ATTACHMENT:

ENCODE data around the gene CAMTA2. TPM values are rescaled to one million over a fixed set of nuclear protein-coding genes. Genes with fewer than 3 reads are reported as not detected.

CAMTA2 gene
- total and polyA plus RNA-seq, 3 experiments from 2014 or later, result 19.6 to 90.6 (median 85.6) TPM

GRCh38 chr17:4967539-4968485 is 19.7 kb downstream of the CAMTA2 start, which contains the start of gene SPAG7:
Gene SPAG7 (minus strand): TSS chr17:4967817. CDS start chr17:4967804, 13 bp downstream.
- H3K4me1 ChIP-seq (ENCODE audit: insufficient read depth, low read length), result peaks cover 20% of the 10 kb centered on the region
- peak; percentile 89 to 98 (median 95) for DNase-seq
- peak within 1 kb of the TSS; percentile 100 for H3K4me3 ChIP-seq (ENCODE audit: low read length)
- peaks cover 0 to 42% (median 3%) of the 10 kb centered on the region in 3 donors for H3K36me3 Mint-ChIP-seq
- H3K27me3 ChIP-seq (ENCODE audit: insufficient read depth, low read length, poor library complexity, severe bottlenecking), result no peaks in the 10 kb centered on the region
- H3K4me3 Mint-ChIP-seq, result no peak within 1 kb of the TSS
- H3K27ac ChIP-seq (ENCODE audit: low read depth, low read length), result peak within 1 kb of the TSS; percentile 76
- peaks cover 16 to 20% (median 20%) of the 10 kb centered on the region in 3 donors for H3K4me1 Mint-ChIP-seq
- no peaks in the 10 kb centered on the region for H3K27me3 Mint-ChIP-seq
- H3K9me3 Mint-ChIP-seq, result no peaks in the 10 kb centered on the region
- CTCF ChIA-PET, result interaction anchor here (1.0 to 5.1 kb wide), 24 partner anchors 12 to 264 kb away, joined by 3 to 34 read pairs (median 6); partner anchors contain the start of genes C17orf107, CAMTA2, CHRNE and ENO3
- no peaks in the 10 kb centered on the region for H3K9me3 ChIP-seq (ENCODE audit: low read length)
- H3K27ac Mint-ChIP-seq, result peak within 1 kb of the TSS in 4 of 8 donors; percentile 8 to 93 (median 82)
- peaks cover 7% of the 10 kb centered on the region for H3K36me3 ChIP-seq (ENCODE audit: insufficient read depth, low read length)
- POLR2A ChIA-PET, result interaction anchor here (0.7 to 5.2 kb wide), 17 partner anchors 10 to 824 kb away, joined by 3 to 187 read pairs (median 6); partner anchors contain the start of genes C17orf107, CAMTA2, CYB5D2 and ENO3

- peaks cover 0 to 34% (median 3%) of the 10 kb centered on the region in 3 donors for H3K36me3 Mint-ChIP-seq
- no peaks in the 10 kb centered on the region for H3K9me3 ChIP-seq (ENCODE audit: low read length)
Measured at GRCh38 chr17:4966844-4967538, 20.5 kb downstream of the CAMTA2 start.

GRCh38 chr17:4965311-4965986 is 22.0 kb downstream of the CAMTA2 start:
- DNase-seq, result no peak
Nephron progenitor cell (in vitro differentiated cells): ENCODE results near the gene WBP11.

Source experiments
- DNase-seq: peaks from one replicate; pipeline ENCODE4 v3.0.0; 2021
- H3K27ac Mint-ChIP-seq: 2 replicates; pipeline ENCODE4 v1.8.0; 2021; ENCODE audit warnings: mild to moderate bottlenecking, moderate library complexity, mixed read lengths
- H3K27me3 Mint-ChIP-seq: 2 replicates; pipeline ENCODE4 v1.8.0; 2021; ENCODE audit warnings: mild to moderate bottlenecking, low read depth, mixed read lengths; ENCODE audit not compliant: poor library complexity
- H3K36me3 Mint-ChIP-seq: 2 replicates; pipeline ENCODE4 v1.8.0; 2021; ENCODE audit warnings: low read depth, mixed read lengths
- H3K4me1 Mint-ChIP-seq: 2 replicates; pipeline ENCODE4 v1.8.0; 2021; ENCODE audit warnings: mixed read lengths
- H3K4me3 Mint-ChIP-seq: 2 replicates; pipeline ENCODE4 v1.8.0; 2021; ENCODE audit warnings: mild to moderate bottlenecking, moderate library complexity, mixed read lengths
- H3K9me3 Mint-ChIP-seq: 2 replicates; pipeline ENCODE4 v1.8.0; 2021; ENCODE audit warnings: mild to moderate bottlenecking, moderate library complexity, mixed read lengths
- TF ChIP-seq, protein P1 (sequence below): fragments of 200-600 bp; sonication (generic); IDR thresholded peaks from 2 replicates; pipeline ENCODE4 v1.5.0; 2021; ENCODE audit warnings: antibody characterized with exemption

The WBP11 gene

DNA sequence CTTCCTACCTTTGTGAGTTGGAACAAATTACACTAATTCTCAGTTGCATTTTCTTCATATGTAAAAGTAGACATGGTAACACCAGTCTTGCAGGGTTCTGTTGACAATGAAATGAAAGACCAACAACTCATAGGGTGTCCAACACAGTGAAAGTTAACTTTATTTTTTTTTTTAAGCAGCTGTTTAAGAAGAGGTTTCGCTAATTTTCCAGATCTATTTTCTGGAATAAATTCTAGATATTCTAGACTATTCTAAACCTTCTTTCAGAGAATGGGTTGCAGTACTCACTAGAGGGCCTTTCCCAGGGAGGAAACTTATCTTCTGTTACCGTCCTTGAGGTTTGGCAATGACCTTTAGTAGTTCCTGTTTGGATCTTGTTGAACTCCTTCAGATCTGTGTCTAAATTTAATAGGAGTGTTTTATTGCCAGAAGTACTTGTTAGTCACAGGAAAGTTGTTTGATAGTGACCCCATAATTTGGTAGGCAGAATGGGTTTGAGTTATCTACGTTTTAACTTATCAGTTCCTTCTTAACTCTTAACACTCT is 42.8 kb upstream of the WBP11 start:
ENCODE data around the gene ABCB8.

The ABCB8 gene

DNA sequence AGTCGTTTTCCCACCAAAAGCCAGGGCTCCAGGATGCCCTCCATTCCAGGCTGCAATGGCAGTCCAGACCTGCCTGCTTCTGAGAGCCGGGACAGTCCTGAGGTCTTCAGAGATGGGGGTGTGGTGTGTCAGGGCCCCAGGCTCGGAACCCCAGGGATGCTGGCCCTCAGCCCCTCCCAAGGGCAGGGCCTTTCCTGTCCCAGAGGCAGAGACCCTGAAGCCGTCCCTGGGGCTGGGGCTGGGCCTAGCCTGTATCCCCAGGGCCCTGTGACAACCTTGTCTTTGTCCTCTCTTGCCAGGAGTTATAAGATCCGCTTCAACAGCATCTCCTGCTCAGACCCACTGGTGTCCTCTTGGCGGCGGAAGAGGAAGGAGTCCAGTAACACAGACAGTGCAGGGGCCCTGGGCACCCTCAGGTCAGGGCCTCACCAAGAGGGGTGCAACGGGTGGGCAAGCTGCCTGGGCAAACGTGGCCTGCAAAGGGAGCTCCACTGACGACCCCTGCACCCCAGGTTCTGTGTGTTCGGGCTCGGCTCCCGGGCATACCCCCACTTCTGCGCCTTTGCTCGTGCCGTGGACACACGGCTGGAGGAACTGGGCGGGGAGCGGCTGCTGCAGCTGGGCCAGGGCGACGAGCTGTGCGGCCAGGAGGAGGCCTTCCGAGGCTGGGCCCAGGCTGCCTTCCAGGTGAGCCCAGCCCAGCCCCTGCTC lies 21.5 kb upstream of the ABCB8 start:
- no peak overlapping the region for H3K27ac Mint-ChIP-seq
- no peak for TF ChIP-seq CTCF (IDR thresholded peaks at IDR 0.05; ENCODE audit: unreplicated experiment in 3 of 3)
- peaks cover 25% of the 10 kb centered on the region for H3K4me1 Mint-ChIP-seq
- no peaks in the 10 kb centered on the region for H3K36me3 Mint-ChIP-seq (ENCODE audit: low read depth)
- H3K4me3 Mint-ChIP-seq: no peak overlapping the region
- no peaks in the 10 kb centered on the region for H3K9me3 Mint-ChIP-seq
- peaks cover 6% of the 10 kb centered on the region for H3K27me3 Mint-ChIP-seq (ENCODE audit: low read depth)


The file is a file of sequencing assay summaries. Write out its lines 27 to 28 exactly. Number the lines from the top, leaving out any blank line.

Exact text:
Source experiments
- DNase-seq: peaks from one replicate; pipeline ENCODE4 v3.0.0; 2021